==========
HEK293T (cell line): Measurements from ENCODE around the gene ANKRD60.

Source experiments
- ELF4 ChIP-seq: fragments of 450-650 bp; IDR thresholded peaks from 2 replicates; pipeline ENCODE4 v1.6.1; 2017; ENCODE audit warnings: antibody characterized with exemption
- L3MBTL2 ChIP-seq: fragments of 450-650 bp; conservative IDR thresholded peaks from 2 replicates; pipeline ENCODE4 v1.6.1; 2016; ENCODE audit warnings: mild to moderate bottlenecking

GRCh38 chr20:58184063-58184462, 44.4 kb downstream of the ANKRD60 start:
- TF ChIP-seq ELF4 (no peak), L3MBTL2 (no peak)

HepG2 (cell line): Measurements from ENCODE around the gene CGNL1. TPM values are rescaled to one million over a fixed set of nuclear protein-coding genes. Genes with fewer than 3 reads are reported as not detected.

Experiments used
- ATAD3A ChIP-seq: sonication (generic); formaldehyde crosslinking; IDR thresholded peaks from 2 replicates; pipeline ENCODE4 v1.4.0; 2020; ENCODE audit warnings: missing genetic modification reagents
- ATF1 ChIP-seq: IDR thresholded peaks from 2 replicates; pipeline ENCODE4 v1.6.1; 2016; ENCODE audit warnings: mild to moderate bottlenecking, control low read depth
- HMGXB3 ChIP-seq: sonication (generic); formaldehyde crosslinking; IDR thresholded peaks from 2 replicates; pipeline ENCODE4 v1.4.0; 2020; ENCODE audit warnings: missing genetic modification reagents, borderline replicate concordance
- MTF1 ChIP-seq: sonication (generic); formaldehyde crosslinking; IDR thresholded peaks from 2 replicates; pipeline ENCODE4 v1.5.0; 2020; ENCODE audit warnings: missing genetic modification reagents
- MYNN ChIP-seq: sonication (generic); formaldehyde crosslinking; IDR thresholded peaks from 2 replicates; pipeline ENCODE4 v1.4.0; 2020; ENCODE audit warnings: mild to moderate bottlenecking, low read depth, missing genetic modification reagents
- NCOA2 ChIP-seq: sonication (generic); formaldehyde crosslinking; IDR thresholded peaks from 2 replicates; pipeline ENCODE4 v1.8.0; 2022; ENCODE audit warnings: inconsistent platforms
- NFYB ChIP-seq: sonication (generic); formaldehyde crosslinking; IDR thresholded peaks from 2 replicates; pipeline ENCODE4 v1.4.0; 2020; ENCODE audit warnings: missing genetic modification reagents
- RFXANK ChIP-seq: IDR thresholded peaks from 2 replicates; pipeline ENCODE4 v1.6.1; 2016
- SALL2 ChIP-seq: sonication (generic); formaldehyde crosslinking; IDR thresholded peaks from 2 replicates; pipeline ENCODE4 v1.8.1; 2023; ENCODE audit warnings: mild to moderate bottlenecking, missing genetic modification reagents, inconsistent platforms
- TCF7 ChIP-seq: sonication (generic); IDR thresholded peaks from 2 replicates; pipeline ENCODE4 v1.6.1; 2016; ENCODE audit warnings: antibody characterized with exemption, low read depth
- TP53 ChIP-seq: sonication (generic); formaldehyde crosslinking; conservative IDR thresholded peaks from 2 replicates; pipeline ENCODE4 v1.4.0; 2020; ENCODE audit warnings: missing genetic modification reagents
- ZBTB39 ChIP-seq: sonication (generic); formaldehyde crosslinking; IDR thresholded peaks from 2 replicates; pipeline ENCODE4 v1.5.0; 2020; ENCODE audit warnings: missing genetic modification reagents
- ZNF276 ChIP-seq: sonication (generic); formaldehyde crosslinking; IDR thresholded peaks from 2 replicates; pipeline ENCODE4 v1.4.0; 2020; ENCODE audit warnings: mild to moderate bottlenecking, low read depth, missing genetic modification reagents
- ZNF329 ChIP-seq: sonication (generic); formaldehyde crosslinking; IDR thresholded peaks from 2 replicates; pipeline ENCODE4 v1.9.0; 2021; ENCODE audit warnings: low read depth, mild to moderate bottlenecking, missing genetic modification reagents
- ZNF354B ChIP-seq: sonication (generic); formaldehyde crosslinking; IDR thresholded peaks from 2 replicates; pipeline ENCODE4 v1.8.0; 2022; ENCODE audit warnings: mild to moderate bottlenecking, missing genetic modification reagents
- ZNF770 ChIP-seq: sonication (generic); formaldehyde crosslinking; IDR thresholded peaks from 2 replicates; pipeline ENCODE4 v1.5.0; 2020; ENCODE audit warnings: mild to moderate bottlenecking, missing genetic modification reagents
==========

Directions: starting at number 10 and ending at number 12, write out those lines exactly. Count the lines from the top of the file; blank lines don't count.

- ATF1 ChIP-seq: IDR thresholded peaks from 2 replicates; pipeline ENCODE4 v1.6.1; 2016; ENCODE audit warnings: mild to moderate bottlenecking, control low read depth
- HMGXB3 ChIP-seq: sonication (generic); formaldehyde crosslinking; IDR thresholded peaks from 2 replicates; pipeline ENCODE4 v1.4.0; 2020; ENCODE audit warnings: missing genetic modification reagents, borderline replicate concordance
- MTF1 ChIP-seq: sonication (generic); formaldehyde crosslinking; IDR thresholded peaks from 2 replicates; pipeline ENCODE4 v1.5.0; 2020; ENCODE audit warnings: missing genetic modification reagents